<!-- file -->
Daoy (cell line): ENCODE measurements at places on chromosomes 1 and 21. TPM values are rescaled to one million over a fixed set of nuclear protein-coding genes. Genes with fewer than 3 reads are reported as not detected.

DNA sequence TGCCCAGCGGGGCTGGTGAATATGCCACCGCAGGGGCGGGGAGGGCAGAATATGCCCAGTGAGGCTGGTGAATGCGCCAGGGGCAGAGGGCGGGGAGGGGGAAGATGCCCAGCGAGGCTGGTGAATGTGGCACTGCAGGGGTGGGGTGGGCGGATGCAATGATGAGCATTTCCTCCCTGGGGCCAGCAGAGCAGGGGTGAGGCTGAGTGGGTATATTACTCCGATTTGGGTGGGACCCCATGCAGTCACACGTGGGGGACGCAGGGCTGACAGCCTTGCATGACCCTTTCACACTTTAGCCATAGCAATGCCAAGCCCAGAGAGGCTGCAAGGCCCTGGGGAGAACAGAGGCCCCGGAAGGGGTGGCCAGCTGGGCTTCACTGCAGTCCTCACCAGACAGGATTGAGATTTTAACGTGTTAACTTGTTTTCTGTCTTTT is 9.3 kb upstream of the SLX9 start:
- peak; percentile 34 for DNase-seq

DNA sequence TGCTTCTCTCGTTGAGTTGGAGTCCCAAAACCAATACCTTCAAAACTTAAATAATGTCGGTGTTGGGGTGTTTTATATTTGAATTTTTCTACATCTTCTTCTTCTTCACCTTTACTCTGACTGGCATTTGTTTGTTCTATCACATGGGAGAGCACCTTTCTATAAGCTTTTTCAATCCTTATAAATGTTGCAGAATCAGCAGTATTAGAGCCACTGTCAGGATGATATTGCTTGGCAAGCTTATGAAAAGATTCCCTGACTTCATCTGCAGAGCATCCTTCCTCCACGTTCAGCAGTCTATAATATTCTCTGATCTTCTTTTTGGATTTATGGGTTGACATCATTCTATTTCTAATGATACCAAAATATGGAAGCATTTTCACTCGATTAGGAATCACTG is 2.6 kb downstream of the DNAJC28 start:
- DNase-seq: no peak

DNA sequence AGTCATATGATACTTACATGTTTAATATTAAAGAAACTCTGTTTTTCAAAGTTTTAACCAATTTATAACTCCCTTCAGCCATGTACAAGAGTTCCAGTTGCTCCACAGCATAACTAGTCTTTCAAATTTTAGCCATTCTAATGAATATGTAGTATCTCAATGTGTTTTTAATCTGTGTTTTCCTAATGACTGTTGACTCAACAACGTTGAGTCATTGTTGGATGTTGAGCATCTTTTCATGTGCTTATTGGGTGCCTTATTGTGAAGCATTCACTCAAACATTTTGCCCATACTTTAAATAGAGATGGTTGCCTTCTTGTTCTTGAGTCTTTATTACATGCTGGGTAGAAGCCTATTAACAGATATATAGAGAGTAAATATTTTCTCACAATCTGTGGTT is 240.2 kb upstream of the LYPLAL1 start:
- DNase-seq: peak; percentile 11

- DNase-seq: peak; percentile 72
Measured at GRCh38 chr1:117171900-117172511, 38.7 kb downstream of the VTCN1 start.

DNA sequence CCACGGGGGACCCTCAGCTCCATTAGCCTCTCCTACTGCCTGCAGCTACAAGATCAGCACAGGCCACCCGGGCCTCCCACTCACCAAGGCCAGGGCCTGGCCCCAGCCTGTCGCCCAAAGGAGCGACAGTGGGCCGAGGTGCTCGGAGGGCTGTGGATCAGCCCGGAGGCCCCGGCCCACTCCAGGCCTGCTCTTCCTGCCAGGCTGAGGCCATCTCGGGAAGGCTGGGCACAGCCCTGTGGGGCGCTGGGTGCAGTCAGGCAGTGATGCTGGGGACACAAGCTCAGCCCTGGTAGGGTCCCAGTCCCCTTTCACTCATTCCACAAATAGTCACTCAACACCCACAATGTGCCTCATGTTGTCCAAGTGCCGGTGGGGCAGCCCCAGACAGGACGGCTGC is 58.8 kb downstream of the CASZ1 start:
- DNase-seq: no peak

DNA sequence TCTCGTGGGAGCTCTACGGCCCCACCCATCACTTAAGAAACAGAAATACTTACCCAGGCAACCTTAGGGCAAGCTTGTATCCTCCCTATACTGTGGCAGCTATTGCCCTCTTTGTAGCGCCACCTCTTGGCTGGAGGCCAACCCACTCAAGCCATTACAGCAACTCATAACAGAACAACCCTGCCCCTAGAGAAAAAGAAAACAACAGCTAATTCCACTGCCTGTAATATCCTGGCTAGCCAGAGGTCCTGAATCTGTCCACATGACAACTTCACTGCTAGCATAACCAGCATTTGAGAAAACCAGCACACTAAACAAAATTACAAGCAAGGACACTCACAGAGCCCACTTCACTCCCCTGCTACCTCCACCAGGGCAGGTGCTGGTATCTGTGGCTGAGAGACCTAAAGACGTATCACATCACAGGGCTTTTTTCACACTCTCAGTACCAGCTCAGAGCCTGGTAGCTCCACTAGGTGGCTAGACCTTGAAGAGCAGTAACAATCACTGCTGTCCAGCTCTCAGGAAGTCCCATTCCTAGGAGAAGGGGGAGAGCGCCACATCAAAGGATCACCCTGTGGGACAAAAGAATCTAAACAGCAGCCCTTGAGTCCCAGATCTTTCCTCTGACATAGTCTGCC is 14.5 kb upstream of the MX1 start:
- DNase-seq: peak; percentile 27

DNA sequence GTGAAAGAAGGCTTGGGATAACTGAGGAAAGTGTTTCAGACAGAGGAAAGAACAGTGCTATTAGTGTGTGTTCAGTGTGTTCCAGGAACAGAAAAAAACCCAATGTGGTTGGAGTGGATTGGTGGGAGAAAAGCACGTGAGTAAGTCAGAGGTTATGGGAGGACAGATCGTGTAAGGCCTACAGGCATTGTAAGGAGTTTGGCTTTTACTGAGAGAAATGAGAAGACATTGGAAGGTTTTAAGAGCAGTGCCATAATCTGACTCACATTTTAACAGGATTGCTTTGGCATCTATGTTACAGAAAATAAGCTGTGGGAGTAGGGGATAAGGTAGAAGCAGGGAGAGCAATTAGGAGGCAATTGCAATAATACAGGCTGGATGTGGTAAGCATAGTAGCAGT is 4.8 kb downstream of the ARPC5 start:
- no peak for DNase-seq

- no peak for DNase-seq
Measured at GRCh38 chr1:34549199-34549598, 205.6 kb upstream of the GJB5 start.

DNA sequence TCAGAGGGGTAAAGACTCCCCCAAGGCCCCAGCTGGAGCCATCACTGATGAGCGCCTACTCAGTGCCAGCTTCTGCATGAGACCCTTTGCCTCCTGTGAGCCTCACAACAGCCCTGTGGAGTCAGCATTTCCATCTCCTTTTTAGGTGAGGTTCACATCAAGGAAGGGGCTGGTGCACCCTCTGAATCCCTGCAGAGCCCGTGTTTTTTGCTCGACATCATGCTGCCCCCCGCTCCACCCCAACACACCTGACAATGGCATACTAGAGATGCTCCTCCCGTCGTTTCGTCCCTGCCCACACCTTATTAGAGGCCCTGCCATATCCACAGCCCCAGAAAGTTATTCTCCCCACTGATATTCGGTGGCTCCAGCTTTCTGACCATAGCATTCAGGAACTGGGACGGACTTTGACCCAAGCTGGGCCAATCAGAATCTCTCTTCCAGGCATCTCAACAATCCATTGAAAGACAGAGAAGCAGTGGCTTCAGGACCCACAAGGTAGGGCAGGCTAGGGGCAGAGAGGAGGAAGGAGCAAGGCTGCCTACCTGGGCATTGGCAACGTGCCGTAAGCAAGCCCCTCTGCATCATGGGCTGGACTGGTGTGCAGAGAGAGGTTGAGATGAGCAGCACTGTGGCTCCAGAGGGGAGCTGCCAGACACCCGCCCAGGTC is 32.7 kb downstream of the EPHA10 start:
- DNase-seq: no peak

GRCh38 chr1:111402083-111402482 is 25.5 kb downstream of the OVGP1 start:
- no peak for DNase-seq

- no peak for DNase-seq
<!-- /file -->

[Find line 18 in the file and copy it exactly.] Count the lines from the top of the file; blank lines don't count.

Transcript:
DNA sequence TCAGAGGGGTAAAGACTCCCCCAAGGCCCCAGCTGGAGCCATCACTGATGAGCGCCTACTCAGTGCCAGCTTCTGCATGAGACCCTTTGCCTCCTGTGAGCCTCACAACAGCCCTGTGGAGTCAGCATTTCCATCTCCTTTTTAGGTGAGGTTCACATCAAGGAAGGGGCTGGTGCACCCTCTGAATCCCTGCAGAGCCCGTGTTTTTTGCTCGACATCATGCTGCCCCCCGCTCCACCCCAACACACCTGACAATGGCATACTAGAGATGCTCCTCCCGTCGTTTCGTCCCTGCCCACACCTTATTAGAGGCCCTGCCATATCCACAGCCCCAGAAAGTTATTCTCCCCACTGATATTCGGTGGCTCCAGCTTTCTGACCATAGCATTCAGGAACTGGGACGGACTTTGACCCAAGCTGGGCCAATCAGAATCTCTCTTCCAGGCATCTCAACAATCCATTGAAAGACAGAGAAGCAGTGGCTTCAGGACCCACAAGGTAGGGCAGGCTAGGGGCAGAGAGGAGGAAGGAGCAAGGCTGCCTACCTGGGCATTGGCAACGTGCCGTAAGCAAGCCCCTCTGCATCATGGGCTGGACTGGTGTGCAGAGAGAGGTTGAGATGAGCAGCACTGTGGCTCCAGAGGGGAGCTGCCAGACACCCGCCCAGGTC is 32.7 kb downstream of the EPHA10 start: